A MAIN road was flooded and homes were put at risk after the River Foss overtopped its banks in York yesterday - but there was good news for motorists and householders about future flooding threats.

City of York Council said the river peaked at 2.73 metres above normal summer levels, causing a small amount of localised flooding in Strensall and Huntington Road.

It said the flooding was caused by overnight heavy rain quickly entering the river upstream and the Foss Barrier and Pumping Station, which prevents floodwaters from the Ouse backing up the Foss, continued to function as planned.

It was the inability of the pumping station to cope with the volume of water coming down the Foss in late 2015 which led to the barrier having to be lifted, and the river flooding hundreds of homes and businesses across a swathe of York. The pumping station was subsequently given a huge upgrade.

Corporate director Neil Ferris said yesterday that the gardens and outbuildings of some properties near the river were flooded but homes should stay dry.

He said council staff had mobilised swiftly after the Environment Agency had warned at 5.21am yesterday that there was a risk of flooding to properties near the Foss because of heavy rain in the catchment.

Hotels had been placed on standby to provide Covid-secure accommodation to residents, had it proved necessary to evacuate householders.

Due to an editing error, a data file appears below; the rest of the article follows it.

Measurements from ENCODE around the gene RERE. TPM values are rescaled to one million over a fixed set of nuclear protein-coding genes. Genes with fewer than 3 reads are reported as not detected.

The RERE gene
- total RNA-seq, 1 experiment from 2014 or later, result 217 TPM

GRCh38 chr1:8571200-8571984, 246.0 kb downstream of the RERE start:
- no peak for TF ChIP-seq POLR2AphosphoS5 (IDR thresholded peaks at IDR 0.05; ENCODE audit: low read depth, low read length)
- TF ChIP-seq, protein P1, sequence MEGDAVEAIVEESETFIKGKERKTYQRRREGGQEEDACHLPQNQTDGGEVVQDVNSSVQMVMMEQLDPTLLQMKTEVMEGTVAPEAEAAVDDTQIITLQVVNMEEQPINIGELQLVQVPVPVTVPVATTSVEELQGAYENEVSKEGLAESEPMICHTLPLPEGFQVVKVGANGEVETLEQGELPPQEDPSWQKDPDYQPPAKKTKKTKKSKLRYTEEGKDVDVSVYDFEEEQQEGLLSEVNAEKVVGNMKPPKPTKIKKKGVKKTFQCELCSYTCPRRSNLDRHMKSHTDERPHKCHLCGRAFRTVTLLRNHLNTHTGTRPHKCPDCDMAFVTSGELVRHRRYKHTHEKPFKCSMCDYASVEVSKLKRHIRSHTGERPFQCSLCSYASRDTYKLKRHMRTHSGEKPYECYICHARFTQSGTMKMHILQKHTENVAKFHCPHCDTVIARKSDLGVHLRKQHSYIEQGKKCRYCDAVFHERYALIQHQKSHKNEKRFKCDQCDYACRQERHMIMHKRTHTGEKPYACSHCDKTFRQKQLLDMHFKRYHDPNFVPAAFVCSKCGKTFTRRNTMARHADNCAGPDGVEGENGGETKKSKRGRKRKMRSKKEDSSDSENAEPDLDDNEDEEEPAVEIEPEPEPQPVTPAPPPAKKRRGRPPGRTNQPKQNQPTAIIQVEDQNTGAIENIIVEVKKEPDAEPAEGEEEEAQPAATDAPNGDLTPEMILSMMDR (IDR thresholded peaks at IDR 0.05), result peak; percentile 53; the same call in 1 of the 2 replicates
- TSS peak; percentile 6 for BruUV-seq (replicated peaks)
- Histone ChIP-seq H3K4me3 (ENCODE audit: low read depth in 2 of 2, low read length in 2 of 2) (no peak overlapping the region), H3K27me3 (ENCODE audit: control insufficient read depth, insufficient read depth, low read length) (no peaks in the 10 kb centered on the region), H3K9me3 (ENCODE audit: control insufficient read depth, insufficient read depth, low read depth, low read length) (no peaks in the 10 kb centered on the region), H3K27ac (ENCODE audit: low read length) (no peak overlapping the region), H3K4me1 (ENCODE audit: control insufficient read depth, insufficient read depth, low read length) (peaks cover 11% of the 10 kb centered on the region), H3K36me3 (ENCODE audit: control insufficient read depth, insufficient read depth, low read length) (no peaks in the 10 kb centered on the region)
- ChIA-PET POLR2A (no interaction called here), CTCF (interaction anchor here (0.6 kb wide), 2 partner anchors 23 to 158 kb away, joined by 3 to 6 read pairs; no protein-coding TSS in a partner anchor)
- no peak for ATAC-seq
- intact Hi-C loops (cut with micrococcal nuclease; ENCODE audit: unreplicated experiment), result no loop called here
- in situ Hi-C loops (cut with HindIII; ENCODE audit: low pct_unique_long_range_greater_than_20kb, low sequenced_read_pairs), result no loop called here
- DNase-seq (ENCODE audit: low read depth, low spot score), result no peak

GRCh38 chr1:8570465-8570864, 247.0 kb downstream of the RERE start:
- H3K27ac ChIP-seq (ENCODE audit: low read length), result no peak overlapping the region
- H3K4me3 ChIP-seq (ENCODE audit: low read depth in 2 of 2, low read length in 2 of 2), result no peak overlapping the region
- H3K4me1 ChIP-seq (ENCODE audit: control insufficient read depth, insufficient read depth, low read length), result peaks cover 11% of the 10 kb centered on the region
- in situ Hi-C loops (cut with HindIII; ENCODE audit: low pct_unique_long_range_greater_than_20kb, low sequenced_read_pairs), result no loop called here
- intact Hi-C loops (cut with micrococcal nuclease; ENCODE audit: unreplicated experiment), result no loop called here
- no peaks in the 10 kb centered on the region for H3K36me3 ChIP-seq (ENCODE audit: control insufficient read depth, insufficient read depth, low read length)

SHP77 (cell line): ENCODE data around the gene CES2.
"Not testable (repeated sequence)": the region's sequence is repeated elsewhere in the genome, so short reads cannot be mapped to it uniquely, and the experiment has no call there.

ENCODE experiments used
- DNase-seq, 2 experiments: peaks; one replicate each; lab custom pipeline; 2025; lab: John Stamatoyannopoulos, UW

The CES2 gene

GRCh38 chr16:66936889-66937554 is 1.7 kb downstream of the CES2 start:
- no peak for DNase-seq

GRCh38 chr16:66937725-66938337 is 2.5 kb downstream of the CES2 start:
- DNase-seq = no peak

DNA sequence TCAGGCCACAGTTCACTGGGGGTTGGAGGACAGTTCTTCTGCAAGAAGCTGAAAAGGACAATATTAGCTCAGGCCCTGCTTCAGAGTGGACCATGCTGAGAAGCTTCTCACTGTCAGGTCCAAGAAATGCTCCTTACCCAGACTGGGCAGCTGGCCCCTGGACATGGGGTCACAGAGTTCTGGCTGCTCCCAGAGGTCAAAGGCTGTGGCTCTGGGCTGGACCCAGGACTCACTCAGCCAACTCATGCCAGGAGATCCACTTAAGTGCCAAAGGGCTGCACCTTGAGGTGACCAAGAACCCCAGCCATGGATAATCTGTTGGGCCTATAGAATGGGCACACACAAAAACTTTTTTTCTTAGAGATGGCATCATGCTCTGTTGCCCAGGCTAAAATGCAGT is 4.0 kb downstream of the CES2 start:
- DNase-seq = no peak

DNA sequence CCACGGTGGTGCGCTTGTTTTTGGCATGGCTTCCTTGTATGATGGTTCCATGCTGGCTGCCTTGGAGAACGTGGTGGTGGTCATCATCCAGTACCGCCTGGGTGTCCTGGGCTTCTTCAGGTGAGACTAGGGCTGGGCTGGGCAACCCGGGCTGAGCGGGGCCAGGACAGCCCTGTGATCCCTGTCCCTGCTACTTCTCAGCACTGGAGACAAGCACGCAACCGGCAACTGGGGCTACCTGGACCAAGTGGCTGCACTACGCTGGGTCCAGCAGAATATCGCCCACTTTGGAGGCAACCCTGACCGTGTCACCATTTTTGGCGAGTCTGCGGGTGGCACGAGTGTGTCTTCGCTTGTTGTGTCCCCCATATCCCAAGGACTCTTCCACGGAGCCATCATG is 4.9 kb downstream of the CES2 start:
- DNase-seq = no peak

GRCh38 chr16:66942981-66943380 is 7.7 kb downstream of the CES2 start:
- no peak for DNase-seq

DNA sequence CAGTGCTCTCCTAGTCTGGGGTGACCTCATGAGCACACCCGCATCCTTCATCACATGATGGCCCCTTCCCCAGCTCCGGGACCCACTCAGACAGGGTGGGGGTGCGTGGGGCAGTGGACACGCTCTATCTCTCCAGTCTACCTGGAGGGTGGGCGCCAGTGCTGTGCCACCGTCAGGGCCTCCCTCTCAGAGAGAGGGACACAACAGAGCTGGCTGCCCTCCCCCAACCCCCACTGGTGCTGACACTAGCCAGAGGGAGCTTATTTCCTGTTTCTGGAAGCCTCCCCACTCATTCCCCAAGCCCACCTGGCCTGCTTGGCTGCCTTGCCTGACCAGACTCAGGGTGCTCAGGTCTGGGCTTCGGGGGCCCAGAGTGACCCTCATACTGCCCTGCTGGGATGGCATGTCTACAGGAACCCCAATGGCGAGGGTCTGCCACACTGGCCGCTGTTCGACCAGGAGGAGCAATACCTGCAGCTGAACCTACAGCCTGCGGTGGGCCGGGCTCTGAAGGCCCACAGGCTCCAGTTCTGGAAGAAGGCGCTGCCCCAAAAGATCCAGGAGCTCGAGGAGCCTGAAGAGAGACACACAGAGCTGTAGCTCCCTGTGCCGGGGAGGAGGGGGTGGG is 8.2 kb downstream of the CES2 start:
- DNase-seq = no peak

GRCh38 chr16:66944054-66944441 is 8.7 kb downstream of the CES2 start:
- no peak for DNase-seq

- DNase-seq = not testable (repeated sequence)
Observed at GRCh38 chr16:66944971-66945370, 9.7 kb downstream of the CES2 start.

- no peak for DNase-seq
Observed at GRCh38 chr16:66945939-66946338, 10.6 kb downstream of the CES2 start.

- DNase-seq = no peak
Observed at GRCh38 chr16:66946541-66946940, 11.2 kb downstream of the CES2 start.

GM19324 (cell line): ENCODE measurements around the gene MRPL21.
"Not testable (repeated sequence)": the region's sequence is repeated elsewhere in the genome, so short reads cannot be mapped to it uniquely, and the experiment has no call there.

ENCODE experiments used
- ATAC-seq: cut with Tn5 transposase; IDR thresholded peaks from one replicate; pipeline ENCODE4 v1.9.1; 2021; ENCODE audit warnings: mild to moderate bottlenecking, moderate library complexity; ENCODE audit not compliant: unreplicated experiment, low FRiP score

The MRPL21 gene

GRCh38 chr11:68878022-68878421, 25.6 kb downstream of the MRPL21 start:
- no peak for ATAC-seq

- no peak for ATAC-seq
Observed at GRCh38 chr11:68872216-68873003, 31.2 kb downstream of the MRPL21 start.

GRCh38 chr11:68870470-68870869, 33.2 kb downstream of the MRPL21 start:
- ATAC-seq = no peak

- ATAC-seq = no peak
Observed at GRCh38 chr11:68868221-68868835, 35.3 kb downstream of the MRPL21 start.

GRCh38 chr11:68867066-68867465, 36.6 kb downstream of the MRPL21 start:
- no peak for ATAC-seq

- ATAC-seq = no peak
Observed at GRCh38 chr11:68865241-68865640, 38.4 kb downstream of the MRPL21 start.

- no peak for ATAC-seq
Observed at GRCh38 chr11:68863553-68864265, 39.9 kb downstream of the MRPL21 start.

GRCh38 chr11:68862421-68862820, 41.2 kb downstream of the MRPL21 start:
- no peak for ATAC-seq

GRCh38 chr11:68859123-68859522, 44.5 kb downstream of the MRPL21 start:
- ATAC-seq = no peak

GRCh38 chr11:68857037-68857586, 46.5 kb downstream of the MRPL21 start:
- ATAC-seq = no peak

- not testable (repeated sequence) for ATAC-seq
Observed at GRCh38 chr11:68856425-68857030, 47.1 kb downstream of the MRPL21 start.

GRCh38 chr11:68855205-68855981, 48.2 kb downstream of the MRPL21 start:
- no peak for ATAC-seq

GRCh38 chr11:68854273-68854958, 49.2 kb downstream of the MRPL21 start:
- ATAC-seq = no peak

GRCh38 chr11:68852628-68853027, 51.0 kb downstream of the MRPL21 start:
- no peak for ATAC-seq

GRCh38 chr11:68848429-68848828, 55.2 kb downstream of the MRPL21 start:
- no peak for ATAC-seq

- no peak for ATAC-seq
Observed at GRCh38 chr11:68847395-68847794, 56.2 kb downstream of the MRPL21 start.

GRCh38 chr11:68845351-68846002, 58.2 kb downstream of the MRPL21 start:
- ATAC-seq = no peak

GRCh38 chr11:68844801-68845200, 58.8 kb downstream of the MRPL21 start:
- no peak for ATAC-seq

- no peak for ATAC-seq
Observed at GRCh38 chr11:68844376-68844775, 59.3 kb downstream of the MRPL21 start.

Cllr Paula Widdowson, executive member for environment and climate change, praised the ‘professional’ work of staff in responding to the floods.

Huntington Road was flooded yesterday afternoon at a low point where it passes under a former railway bridge, with some drivers deciding to risk driving through and others turning round to try to find an alternative route.

Mr Ferris said the threat of flooding from the Foss because of heavy rainfall in the catchment should be reduced by next winter through the planned construction of a huge flood storage area upstream near Strensall in the summer.

However, because of climate change, there could be no guarantees it would never happen again.

The Press reported in December that the plans for a storage area had been given the green light by Ryedale District Council, having already been approved by City of York Council in November.

Work on the scheme, which fell within the boundary of two authorities, was expected to start in the spring and was set to better protect 490 vulnerable homes.